by Joe Courter
“Eight hours for work, eight hours for rest and eight hours for what you will.”
–This was the slogan of the Eight-Hour Day movement in May of 1886.
Now personally I think that 8 hours for work is a few hours per day longer than optimal, but we were then coming from a system of 10 and 12 hours (or more), so it was a great step in the right direction. What I want to focus on here is the “what you will” part, and the vast array of options open to us in the here-and-now of 2017. And within that, moving beyond the social and familial responsibilities to the stuff we choose to put in our heads, and what we do with our non-sleep, non-work time.
The choices we have now are literally mind-boggling. Technology has given us the tools to see and hear almost anything that has ever been produced for human consumption. Music, movies, documentaries, cute and adorable animals, practical jokes, science, religion, games, porn, cartoons, car crashes, satellite weather, even satellite and street views of our homes. Whatever you will. It is so seductive, and it is endless.
So what’s it done to us? I am sure there are many and varied studies, and this is not one. But I do think the lack of a common narrative in our collective lives has led us to this mess we are in where so many people are so lacking in a sense of community and so alienated from politics, that many people have chosen to simply tune out, or to just assemble a world view around a simple slogan or belief system, find a comforting tribe to join and say, that’s good enough.
The trouble is, the door has been opened to a gang of people who have a very well organized agenda, and a powerful belief system that they are convinced is correct. Beginning in the ’70s and ’80s, the wealthy elites of this country found a willing partner with evangelical Christians, and the combination of newly created right-wing/libertarian think-tanks, the blossoming of right-wing talk radio and television ministries, and the expansion of cable television gave them the tools to challenge the growing tide of social justice, human rights, and science-based environmental policies. Capitalizing on the fact that the elected leaders on the Left tend toward compromise, the Right has smashed the union movement to a shadow of itself and rewritten the rules of high finance to allow even more wealth to flow to the top. (See Editors’ Picks on page 24 for a longer piece on “Mike Pence as the Messiah.”)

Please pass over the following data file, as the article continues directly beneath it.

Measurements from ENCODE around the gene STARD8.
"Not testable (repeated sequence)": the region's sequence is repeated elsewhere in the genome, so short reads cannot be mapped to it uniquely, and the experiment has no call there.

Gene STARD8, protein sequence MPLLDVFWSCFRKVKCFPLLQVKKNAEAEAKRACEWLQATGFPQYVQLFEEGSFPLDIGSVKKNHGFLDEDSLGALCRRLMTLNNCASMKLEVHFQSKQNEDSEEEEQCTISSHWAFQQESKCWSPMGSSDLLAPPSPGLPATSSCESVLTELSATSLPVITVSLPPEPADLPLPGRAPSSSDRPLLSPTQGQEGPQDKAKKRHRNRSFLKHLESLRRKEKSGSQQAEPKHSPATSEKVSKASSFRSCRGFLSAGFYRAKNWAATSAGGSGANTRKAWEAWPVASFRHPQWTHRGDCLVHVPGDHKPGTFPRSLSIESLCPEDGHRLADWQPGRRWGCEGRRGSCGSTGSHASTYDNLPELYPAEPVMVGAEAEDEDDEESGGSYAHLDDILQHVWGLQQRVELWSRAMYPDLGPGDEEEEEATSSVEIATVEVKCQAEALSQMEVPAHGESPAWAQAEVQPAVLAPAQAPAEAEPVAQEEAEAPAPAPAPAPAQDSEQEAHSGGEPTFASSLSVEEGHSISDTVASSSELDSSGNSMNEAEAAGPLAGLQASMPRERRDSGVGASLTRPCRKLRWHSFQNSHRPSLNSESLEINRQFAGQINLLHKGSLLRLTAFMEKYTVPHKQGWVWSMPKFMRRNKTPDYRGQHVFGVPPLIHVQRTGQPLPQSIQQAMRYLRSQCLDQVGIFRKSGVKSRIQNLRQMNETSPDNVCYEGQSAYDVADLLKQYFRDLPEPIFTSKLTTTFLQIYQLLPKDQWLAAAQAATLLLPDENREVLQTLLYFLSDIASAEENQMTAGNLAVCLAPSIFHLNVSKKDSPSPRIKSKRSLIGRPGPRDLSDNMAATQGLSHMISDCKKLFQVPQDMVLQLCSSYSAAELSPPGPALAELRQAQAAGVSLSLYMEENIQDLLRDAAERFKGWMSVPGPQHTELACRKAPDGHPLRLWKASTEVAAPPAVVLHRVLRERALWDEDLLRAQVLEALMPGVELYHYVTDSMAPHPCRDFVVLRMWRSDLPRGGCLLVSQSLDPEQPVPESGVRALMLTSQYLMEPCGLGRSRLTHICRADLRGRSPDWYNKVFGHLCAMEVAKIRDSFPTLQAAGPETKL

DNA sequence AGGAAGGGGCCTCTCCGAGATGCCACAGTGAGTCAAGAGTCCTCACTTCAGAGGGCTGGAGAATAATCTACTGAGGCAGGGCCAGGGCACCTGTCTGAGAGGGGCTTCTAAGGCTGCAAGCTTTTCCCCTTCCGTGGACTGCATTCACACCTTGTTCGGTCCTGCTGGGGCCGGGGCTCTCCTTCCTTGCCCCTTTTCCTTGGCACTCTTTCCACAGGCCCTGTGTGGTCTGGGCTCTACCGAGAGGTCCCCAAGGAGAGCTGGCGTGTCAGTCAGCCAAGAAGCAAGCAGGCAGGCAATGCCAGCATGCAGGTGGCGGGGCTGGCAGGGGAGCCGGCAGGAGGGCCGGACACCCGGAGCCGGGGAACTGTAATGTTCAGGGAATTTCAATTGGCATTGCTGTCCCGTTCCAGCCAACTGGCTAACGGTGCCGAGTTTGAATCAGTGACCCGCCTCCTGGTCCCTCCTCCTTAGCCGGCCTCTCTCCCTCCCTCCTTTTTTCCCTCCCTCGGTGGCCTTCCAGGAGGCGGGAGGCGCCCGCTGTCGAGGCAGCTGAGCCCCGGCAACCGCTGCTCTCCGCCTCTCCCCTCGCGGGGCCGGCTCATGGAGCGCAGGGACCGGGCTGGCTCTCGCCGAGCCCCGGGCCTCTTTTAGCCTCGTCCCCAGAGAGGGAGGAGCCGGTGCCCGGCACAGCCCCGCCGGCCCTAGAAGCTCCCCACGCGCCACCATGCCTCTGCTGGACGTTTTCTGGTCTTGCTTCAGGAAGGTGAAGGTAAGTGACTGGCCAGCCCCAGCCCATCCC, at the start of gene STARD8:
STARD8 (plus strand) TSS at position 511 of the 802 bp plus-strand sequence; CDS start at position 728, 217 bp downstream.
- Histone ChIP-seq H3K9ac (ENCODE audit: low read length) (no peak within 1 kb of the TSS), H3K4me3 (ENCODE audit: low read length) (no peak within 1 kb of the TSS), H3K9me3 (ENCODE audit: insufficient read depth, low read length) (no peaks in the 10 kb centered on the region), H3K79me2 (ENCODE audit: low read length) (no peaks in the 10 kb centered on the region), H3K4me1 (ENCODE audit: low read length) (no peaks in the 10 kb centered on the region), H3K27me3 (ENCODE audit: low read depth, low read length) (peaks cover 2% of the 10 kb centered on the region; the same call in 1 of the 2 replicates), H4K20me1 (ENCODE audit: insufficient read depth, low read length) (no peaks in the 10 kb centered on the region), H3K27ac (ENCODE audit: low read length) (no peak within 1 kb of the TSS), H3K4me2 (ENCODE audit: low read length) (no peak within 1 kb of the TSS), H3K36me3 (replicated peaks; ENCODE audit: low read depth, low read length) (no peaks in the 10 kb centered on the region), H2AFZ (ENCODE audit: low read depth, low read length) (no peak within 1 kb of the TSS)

The Right has been playing the long game. Knowing the Democratic base tends to vote less in non-presidential years, they put huge effort to win in 2010 (a census year), and in doing so were able to redraw voting districts to favor themselves. We are halfway through 2017, and the 2018 elections must start the momentum of change. Then in 2020, hopefully, the gerrymandering done in 2010 can be reversed.
So, back to “what you will.” More like “what we will.” We will need to step up our civic responsibility, understand that elections have consequences, and understand how the electoral system works.
Locally there are numerous ways to get involved. The Say YES to Second Chances effort to get restoration of voting rights. Alachua County Labor Coalition regarding raising the minimum wage and the establishment of a Medicare For All single payer system. The successor to the Bernie campaign: AC Rev, also Florida Women’s March and Indivisible. League of Women Voters. Sierra Club and other science-based organizations. I know each of you have varied responsibilities, and for some, “what you will” time is mighty scant. No guilt here, you have one life and you are entitled to live it fully. But know these are critical times we live in, worth paying attention to, and to be ready pitch in as you can. D